In a few days, the eyes of millions of people around the world will be fixed on their TV screens, following a ball rolling in some shining green field in Brazil. They will be expecting to witness one of the most exciting World Cups in history; after all, we Brazilians live in the country of football. But probably very few of these spectators know that more than 250,000 Brazilians had their rights violated and their lives harshly disrupted in the process of making such a sport spectacle possible. Entire communities were evicted to build the facilities for the games and the infrastructure to receive the tourists. The slums and the peripheral neighborhoods of major cities were militarized in a process euphemistically referred to as “pacifying.” Workers were displaced and injured, and died building the new stadiums required by FIFA, while their labor rights remained unobserved.
And now, children and teenagers face the danger of sexual exploitation (distinct from prostitution, which should be completely decriminalized). Homeless people are violently repressed and “cleaned” from the prime city areas. Protesters and activists are criminalized — and to add insult to injury, the popular cries against what the World Cup represents and presents to the country have been dismissed as an unintelligible lack of patriotism and hatred for the game that is seen as a defining category of our identity.
However, the Brazilian working class, social movements, and popular sectors of society have not been silenced by such dismissive attacks. In a wave of protests that reached its capstone in June 2013, people are taking to the streets to make explicit their discontent, claiming back what belongs to us, meaning our freedom to decide what path we want to take. During this week, metro and train workers in São Paulo started an open-ended strike demanding higher wages. In the same city, the Homeless Workers Movement (MTST) mobilized more than 10,000 people in a peaceful march to the Arena Corinthians stadium, which is to host the opening game of the World Cup next week, demanding the government to increase funding for public transport, health, education, and low-income housing, besides a lifetime pension for the families of the construction workers who died during stadium construction. In Belo Horizonte, students occupied the administration’s office at the Federal University of Minas Gerais to protest against the decision to close the campus during the days in which the nearby Mineirão stadium will be hosting games, turning the campus into a FIFA territory. And the indigenous peoples, who staged a protest against the landlords’ lobby on the National Congress’s dome in the end of May, promise further political actions in the coming weeks. These are just a few instances of the countless demonstrations that are bursting all over Brazil, in large and small cities alike, expressing people’s discontent with the status quo and aiming at destabilizing it. The broad array of issues brought into light by protesters demonstrates that this is not only about the World Cup; it is rather about something larger and deeper, of which the football spectacle is just the most visible and immediate component.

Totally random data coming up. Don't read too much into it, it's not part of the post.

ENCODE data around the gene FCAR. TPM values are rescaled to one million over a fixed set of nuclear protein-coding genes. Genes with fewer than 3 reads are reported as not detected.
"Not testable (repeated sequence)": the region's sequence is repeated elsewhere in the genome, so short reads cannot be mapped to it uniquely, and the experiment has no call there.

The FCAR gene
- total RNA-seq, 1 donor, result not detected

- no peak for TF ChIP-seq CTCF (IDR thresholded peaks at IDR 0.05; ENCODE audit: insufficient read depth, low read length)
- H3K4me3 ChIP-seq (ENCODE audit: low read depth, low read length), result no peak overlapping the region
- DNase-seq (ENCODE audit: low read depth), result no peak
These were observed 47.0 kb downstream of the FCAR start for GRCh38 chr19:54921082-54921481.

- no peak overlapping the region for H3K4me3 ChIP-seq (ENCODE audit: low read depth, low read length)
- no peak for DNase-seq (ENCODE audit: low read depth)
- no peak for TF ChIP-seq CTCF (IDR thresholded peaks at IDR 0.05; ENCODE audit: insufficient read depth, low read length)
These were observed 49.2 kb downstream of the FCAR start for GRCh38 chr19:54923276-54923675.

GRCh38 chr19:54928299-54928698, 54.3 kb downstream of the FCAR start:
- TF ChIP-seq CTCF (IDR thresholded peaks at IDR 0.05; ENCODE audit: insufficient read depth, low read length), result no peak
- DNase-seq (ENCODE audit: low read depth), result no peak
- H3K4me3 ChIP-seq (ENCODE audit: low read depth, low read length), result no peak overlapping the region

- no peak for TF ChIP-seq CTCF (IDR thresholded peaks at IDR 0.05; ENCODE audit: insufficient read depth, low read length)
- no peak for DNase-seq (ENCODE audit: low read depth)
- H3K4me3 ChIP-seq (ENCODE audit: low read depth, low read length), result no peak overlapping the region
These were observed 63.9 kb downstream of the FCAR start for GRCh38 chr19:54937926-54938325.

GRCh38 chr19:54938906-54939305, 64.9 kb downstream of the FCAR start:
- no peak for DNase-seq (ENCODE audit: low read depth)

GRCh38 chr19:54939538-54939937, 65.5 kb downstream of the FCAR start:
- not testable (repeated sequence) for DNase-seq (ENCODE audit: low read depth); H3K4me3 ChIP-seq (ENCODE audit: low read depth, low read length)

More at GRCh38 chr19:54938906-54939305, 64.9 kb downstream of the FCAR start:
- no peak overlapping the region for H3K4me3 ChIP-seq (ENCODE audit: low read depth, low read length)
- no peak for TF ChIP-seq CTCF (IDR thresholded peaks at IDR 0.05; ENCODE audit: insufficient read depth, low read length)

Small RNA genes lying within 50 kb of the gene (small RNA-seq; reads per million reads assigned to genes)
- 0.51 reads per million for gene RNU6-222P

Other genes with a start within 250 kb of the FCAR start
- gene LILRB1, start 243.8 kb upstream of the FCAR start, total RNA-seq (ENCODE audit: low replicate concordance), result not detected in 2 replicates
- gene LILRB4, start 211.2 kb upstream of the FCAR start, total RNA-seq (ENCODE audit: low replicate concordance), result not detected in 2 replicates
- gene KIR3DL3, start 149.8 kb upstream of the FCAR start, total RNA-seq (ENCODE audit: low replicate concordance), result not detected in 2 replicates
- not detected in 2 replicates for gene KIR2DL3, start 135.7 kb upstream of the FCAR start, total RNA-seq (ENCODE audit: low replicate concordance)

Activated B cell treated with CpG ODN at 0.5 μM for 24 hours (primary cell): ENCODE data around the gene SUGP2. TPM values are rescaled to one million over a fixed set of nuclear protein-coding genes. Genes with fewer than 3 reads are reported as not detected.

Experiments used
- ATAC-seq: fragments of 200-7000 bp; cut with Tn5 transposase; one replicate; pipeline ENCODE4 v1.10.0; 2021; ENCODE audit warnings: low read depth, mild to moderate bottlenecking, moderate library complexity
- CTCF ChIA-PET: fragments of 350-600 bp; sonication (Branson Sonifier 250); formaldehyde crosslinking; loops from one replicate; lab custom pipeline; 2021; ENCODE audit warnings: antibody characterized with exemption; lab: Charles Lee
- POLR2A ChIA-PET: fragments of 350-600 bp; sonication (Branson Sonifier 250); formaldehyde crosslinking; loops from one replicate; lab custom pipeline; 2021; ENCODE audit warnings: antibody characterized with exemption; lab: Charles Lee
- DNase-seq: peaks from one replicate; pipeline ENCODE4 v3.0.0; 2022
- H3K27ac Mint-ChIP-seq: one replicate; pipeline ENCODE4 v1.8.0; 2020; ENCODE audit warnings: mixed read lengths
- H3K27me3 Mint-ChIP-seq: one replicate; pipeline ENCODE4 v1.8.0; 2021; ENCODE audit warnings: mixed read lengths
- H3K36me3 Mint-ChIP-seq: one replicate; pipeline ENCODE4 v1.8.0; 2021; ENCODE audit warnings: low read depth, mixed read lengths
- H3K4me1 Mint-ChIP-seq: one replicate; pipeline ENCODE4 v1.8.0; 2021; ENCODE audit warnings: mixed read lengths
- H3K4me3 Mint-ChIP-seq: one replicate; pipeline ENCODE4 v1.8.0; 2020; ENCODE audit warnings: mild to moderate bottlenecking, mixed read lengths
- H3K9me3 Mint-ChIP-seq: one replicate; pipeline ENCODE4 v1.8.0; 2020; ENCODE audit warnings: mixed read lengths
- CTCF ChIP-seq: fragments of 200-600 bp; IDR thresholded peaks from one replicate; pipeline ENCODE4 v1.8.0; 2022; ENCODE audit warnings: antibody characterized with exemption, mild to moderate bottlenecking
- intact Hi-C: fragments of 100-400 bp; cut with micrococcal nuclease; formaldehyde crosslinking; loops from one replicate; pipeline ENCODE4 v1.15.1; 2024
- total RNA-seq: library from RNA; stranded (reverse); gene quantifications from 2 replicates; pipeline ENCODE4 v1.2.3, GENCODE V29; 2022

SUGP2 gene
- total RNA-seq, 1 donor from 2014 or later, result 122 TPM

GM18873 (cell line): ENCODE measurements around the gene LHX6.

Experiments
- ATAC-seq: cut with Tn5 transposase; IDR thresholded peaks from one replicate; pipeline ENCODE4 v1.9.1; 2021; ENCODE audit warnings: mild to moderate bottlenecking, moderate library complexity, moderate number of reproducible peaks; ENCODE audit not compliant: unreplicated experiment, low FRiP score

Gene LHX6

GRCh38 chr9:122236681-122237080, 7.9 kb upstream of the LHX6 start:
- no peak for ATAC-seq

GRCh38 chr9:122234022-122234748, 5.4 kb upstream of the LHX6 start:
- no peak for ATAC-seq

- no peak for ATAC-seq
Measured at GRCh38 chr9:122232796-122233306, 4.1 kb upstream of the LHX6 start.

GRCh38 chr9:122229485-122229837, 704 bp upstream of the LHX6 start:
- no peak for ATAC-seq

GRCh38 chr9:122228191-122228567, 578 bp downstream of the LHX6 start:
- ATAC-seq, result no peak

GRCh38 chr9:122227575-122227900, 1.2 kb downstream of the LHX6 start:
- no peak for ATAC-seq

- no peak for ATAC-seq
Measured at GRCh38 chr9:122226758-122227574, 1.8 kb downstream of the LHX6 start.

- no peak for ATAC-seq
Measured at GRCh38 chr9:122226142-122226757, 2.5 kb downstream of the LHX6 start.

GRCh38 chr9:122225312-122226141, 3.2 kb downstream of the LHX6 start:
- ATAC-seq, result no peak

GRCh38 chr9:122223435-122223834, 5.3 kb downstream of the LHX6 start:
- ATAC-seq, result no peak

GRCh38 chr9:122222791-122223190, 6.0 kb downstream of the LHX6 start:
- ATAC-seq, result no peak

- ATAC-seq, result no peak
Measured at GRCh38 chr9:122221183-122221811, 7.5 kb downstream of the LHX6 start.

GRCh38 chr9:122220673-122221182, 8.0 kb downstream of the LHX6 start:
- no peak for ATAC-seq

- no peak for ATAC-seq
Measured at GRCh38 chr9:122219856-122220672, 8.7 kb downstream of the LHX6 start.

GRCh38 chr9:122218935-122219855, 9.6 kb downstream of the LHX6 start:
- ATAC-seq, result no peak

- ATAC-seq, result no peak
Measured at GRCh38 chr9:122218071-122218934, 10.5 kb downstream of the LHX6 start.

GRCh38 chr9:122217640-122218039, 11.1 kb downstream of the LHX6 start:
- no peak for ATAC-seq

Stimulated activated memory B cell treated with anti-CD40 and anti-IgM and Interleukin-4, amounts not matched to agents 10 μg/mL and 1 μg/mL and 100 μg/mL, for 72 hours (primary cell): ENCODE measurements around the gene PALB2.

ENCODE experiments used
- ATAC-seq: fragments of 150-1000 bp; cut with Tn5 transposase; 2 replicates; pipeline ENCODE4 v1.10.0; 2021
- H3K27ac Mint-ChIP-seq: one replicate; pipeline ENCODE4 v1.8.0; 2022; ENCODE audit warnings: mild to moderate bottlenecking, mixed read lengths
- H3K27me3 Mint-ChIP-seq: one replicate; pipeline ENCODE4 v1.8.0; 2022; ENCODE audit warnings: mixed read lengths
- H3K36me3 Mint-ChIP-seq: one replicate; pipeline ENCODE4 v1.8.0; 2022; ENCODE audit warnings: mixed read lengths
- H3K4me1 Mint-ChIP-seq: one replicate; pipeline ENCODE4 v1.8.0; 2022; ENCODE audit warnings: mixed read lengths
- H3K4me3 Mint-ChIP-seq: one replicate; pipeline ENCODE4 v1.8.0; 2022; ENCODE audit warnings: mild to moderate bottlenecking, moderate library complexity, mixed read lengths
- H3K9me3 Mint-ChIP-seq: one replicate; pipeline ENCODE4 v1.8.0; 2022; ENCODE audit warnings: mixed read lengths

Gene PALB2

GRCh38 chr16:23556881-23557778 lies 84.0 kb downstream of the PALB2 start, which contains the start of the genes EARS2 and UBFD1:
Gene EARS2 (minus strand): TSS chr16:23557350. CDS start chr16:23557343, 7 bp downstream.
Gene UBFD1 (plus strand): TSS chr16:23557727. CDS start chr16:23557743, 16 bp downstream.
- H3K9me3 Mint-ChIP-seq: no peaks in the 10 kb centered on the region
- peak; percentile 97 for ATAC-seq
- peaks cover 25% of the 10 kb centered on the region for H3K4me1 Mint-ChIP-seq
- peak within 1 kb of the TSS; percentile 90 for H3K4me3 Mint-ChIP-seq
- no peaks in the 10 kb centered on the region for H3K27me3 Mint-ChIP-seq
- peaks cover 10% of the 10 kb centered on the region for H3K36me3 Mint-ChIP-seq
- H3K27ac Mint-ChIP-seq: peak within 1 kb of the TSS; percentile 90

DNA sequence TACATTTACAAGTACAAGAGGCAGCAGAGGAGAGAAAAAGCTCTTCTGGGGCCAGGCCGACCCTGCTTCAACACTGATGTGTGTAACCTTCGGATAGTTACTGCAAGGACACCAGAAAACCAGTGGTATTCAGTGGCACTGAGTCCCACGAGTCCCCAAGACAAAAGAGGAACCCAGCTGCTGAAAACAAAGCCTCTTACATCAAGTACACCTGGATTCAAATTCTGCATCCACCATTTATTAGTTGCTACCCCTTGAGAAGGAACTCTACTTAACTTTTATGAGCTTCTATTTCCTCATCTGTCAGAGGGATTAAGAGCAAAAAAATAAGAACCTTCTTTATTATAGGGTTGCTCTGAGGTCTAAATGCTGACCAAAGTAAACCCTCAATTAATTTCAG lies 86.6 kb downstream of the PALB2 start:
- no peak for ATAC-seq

Indeed, the current wave of revolts expresses disapproval of a neoliberal model of development of which mega-events such as the World Cup and the Olympics are a small, albeit relevant, part. And differently from what Marxist writer Antonio Negri claimed last week in an interview for a Brazilian newspaper, this is not a shift from the politics of revolutionary transformations put in place by former President Lula to a new politics of mega-events advanced by his successor, Dilma Roussef. On the contrary, this is all part of the same developmental model fostered by the Workers’ Party, of which both Lula and Dilma are key representatives. Such a model relies on the privatization of the commons, the flexibilization of work relations, and the institutionalization of laws of exception that not only suspend constitutional rights but also criminalize all forms of political dissent. Meanwhile, it promotes the interests of transnational corporations and actors, such as FIFA, which are exempted from any form of democratic accountability. Within this framework, the World Cup is not different from mining activities or the construction of dams: it is “accumulation by dispossession,” to use David Harvey’s term.
Hundreds of thousands of families were displaced in order to make space for new stadiums and facilities, to which none of them can afford to have access. Workers in the informal sector have been pushed away from the areas where the matches will take place and the tourists will circulate, thus losing their source of income in favor of FIFA’s authorized dealers. Public funds were employed for the renovation and construction of infrastructure that will generate profits for private companies. These developments are, however, not anomalies, but rather part of a larger trend, and it is against this model that the marginalized and oppressed are now fighting in Brazil. Hopefully, their cries will appear on the TV screens of the millions who will be following the matches around the world. Because, contrary to what Maradona once stated, this time “la pelota se manchó” — the ball was stained!